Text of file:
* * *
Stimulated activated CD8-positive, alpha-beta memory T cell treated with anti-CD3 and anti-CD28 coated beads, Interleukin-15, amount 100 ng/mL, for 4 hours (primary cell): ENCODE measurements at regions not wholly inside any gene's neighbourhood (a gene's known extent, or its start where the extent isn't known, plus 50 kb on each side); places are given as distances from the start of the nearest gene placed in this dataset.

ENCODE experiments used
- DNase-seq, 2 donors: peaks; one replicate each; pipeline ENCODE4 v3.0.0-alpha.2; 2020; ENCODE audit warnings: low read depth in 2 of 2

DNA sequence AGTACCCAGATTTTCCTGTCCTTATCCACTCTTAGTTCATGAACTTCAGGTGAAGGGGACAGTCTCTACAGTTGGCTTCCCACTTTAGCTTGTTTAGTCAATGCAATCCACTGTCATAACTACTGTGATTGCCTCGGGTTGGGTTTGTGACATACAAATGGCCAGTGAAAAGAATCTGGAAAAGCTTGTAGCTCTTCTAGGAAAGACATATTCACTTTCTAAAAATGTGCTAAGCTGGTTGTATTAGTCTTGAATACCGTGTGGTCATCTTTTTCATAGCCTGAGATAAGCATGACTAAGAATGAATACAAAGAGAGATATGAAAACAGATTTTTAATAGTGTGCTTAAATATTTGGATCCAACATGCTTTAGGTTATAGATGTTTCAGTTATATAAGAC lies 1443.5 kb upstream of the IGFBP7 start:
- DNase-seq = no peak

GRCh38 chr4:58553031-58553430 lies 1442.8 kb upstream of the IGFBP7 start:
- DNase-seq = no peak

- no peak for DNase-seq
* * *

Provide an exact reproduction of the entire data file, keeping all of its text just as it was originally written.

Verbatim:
Stimulated activated CD8-positive, alpha-beta memory T cell treated with anti-CD3 and anti-CD28 coated beads, Interleukin-15, amount 100 ng/mL, for 4 hours (primary cell): ENCODE measurements at regions not wholly inside any gene's neighbourhood (a gene's known extent, or its start where the extent isn't known, plus 50 kb on each side); places are given as distances from the start of the nearest gene placed in this dataset.

ENCODE experiments used
- DNase-seq, 2 donors: peaks; one replicate each; pipeline ENCODE4 v3.0.0-alpha.2; 2020; ENCODE audit warnings: low read depth in 2 of 2

DNA sequence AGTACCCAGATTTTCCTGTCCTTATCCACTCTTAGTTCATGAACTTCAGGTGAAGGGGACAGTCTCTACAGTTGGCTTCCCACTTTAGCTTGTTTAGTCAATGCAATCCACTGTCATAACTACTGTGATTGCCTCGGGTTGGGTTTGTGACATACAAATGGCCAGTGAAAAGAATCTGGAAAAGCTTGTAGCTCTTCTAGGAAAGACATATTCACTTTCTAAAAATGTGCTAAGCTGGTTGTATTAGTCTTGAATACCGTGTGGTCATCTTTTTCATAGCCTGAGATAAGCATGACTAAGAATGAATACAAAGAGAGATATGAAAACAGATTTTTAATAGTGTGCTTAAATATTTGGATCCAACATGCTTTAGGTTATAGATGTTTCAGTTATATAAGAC lies 1443.5 kb upstream of the IGFBP7 start:
- DNase-seq = no peak

GRCh38 chr4:58553031-58553430 lies 1442.8 kb upstream of the IGFBP7 start:
- DNase-seq = no peak

- no peak for DNase-seq